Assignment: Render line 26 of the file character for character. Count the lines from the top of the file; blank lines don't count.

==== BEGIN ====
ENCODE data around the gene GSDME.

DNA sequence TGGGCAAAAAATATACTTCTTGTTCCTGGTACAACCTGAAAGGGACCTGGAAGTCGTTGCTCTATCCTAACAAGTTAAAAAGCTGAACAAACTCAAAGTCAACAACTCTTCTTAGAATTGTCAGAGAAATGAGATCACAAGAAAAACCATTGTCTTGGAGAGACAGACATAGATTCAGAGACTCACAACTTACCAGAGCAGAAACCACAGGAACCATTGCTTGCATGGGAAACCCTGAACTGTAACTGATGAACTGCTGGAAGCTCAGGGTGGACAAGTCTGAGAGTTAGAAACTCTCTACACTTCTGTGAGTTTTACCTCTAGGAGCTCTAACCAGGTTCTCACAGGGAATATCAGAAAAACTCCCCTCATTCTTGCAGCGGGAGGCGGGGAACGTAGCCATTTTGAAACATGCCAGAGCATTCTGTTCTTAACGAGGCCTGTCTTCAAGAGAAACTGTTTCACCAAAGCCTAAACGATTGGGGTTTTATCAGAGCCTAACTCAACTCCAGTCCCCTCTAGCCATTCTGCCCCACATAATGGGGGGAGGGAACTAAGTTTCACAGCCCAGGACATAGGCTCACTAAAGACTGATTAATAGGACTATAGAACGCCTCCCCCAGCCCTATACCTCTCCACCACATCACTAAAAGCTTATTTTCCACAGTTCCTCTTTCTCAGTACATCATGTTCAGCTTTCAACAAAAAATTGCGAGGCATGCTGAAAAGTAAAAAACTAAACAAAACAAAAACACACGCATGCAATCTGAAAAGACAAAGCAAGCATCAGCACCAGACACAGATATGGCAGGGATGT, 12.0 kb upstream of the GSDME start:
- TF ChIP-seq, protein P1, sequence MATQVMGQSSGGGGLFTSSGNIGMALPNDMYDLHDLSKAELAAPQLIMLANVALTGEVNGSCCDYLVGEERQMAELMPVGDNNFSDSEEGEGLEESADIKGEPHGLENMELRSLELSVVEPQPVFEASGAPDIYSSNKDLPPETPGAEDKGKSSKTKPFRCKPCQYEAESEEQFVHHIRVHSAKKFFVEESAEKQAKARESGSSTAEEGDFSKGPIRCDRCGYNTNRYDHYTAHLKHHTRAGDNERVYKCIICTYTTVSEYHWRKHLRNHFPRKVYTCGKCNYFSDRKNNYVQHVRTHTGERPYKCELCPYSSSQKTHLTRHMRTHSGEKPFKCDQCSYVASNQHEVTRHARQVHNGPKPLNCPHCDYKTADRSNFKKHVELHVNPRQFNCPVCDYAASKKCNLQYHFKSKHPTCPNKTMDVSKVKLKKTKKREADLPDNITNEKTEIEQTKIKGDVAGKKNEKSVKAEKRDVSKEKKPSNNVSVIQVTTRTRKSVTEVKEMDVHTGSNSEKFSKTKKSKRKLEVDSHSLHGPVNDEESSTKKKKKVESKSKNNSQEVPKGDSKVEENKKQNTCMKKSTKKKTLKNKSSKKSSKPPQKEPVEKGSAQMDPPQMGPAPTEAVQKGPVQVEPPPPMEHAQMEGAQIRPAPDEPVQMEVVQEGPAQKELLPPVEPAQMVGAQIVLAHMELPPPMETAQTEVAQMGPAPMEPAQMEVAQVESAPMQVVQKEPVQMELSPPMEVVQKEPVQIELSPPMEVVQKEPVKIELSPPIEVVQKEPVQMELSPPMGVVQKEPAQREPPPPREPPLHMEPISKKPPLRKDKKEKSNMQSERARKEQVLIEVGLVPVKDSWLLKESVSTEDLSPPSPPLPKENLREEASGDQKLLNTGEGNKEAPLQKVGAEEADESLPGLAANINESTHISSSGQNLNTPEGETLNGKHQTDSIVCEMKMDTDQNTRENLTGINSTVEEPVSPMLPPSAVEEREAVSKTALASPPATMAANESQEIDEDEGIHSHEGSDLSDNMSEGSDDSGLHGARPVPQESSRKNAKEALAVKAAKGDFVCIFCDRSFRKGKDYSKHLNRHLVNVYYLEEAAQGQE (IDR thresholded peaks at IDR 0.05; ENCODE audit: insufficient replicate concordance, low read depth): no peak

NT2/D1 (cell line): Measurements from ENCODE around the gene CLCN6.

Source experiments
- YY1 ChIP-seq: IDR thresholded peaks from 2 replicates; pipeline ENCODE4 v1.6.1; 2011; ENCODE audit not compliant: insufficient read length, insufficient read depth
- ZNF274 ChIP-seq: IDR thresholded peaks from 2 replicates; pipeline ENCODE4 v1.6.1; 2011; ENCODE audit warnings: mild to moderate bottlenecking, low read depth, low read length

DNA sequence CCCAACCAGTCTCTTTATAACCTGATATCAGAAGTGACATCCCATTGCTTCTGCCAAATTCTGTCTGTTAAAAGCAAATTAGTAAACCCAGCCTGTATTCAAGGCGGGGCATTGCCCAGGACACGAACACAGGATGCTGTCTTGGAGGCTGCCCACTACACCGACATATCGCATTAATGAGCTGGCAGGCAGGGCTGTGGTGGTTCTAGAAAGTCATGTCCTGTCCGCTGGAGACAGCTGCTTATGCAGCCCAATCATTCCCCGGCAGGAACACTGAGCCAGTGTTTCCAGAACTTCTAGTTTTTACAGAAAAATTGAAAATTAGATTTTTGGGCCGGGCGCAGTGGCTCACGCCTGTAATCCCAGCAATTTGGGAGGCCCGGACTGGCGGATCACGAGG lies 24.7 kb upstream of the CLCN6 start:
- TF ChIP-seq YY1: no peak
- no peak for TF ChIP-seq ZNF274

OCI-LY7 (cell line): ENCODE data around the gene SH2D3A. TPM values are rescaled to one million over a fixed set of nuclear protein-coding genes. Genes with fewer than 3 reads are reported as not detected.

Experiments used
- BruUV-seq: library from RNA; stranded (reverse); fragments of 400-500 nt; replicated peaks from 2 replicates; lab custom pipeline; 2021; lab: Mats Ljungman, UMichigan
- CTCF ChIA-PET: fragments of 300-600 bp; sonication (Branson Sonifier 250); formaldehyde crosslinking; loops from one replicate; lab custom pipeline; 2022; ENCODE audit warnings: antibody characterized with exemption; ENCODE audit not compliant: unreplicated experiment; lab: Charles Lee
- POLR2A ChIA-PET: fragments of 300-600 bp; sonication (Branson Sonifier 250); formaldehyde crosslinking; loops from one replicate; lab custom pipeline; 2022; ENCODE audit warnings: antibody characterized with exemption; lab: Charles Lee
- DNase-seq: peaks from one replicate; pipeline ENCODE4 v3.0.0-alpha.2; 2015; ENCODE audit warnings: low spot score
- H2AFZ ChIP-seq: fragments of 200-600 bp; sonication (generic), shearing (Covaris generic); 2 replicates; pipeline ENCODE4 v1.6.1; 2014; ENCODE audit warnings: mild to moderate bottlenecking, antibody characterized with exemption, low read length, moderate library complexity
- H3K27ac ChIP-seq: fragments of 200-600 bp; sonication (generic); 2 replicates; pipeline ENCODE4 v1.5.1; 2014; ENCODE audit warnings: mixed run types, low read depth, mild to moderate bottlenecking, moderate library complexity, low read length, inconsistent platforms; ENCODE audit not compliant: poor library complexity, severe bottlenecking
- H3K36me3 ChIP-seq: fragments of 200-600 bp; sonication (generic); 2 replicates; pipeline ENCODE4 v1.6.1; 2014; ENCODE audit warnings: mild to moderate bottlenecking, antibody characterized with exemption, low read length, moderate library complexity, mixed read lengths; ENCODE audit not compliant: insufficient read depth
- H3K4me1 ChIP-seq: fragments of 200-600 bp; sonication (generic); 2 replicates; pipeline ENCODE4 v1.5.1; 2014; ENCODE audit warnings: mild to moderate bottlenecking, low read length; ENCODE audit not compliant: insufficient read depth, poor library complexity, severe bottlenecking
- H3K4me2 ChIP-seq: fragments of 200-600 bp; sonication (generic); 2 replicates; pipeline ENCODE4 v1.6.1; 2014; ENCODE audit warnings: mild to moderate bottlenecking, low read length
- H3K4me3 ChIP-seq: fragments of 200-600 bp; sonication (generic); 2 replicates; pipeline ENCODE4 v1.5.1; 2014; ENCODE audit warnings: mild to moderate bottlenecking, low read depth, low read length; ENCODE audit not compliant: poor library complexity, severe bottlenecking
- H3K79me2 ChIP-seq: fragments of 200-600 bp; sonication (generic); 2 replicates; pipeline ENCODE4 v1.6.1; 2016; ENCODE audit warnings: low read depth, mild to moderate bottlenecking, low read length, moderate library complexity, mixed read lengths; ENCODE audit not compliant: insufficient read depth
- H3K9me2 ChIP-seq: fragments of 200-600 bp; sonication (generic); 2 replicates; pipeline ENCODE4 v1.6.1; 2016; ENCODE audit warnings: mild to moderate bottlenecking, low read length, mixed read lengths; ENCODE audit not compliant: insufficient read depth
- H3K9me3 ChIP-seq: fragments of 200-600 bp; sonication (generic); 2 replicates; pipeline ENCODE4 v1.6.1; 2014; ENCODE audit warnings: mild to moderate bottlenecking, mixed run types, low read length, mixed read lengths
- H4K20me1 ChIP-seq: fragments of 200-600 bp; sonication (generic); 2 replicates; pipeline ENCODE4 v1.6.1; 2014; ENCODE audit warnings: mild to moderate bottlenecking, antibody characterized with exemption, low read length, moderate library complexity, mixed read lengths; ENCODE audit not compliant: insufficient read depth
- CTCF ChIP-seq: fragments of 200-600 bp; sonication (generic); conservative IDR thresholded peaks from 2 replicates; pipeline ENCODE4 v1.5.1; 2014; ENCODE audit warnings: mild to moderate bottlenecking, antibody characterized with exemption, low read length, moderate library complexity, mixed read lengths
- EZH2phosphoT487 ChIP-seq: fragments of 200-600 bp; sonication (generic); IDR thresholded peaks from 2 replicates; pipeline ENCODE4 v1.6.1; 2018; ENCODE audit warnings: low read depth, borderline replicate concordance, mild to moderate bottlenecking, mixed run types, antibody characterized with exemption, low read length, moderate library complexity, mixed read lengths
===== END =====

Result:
- H4K20me1 ChIP-seq: fragments of 200-600 bp; sonication (generic); 2 replicates; pipeline ENCODE4 v1.6.1; 2014; ENCODE audit warnings: mild to moderate bottlenecking, antibody characterized with exemption, low read length, moderate library complexity, mixed read lengths; ENCODE audit not compliant: insufficient read depth